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Old 11-21-2020, 11:11 AM
firefox73 firefox73 is offline
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3.0d 2006 E53 Oil in radiator scam... but what's still wrong???

Hi all,

Really pulling my hair out at this and keen to hear your inputs. I appreciate that this is a tale of woe and reasonably lengthy but it may draw attention for others to include the scam in my description.
So my car has been specialist serviced throughout, on time and no expense spared. In the last 12 months, it's had over 4500 spent on it and been in and out of a number of garages with intermittent faults, which have had many many parts replaced, trying to rectify the electrical faults together with a transmission issue. Anyway, it finally had a clean bill of health. I advertised it on AutoTrader know that the car was in tip-top condition.

As soon as the advert came out, I got a number of calls and a foreign-accented man with poor English wanted to view the car as soon as possible. He asked whether I'd accept a price knocking 10% off the original asking price as he was driving some distance. I said I'd consider it but the car was well priced in the first place and I'd had a reasonable amount of interest already.

So he turned up with his mate who he said was a mechanic. They were all over the car, no do you mind opening her the bonnet or can I start it up, just straight in. He asked to see the paperwork which I had in the boot and while I was with him his mate the engineer was in the bonnet area.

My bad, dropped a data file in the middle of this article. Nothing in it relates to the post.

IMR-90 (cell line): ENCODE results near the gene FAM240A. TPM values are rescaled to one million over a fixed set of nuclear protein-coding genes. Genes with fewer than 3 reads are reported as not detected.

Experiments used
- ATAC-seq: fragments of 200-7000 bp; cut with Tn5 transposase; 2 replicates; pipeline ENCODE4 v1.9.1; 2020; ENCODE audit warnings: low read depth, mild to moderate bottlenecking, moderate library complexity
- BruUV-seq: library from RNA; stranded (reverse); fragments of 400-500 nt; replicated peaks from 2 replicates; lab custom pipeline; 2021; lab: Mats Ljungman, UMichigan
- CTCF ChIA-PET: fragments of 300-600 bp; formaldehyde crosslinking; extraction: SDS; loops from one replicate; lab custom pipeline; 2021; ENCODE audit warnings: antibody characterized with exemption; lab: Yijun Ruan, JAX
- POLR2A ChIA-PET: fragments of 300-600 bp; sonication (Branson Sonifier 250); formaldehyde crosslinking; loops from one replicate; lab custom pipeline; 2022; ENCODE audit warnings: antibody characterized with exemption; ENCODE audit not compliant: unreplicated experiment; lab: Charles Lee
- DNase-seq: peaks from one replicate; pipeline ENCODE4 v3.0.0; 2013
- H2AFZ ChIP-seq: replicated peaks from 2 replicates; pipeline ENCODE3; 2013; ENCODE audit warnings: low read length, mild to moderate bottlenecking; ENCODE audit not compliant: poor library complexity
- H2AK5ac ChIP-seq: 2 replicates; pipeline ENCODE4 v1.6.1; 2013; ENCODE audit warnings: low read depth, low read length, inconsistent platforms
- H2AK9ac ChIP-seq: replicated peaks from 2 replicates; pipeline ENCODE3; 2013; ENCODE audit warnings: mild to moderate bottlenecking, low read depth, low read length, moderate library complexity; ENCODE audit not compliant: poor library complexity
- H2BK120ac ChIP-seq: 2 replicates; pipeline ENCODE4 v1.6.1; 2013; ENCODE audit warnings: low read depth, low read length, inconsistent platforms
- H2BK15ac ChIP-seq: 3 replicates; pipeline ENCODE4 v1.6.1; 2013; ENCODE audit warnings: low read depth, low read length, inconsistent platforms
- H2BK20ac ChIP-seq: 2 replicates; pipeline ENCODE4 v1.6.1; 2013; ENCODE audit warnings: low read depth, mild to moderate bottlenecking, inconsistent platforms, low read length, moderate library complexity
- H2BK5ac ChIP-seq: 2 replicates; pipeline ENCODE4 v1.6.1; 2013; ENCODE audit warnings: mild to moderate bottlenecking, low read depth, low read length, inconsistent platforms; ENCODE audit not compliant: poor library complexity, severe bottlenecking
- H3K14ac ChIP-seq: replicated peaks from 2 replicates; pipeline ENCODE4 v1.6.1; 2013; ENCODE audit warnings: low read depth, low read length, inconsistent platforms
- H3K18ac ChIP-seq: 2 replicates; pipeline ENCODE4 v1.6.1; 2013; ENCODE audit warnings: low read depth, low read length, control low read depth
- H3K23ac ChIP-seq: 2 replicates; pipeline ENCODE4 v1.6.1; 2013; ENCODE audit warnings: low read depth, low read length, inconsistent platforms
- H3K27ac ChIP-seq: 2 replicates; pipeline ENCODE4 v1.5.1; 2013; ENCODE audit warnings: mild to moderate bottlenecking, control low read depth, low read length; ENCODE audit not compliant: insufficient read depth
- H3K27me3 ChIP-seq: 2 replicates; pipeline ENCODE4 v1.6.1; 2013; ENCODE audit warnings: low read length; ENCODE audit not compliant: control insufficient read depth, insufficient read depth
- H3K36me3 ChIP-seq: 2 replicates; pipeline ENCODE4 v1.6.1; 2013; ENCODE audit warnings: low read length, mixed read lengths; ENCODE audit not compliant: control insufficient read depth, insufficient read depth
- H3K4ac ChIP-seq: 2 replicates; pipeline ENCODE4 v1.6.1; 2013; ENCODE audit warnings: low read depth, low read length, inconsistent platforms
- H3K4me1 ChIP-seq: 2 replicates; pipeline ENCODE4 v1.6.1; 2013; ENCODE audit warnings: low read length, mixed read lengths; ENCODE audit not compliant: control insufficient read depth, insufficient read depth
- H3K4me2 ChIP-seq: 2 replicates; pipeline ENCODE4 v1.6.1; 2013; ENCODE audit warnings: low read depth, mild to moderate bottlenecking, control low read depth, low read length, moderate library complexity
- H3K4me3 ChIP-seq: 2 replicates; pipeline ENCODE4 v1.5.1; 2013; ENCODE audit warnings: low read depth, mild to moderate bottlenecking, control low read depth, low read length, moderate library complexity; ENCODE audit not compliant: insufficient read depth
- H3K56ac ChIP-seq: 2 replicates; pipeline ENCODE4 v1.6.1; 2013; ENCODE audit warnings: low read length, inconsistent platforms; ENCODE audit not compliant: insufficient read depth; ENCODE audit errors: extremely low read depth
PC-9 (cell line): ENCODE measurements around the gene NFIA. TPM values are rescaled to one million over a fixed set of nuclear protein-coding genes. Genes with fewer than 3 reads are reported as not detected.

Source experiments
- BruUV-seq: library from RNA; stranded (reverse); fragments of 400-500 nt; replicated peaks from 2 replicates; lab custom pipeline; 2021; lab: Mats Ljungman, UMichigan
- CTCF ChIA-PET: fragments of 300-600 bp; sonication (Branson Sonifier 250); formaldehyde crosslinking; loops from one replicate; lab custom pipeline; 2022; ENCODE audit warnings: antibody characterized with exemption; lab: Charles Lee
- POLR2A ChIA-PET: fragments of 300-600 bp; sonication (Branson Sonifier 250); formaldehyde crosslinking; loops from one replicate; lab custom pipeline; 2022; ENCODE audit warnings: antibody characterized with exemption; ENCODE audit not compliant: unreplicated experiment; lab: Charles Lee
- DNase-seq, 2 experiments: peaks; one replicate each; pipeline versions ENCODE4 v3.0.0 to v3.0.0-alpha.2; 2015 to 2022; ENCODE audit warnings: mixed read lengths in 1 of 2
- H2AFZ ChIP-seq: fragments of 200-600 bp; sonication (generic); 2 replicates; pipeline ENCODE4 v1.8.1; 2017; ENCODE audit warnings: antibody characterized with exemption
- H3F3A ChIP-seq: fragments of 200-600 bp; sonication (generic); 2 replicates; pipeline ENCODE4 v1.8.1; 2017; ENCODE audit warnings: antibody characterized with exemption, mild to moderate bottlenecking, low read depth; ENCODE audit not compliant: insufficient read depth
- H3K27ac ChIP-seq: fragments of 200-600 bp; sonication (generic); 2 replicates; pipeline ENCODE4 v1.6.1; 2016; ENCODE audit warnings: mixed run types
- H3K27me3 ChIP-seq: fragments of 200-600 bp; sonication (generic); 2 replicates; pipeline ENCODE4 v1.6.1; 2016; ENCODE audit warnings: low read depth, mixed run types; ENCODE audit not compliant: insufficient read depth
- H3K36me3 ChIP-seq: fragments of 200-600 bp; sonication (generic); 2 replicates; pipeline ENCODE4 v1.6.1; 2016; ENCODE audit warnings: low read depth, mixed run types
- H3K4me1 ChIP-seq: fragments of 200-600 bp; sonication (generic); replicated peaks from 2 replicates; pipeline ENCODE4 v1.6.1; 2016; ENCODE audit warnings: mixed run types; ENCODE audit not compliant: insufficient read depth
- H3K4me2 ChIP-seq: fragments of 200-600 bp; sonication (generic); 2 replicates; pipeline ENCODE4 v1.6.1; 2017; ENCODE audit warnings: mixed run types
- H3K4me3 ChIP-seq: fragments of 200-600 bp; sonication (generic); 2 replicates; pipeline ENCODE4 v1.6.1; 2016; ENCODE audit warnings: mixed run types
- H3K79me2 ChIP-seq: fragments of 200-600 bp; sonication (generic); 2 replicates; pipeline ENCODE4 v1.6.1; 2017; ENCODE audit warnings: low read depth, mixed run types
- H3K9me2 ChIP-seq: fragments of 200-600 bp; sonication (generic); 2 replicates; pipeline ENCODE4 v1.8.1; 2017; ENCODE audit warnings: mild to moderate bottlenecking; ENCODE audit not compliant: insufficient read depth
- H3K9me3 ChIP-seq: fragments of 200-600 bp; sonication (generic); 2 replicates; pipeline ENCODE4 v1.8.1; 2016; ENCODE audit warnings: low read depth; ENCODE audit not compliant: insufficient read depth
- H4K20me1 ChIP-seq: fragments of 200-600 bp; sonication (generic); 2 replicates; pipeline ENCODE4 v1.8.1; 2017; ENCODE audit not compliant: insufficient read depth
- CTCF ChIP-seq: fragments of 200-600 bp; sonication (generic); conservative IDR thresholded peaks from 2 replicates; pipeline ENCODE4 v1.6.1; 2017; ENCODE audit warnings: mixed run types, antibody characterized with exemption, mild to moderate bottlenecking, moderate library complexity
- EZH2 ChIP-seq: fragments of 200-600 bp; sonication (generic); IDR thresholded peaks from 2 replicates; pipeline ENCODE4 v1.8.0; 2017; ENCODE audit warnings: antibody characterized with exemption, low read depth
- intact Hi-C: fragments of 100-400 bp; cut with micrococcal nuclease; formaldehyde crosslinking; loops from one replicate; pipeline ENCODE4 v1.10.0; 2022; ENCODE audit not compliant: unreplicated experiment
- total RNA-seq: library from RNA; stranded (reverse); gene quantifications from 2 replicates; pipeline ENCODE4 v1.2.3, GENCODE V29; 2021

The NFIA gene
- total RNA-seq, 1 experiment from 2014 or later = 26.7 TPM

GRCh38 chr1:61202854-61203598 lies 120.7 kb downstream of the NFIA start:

They started it up and revved it hard and immediately complained about the smoke. Which I ignored as it had just started up. He then took it for a 200m drive and from the get-go was complaining about smoke. He floored the car, which was stone cold having not been run in a week. When he returned getting animated about the smoke, his mechanic said that the smoke was more than likely a cracked cylinder or best case a head gasket, either way the car's value was in parts only. He then proceeded to undo the radiator reservoir cap and dip and showed how there was oil in it from the problem. I was gobsmacked, the car had been in 3 garages over the last 1000 miles and although they had all thoroughly examined it, no one had pointed this out, so I knew something was odd. Combined with the insistence that the car was smoking, when it was just the usual small amount of initial smoke from start-up. They were insistent that I should sell it to them for a fraction of the advertised price to them today for cash.

Smelling a rat, I apologised for their wasted journey and declined. I then reviewed the CCTV footage and sure enough, it's clear that they distracted me with the paperwork query, while the other guy poured a liquid into my radiator which was squirted in within about half a second.

Armed with this information, it was a relief that the car wasn't scrap value only and that although having had a scam pulled, I had ultimately avoided the scam desired result but now had a problem with thick black oil in the radiator reservoir which would look really bad to other buyers.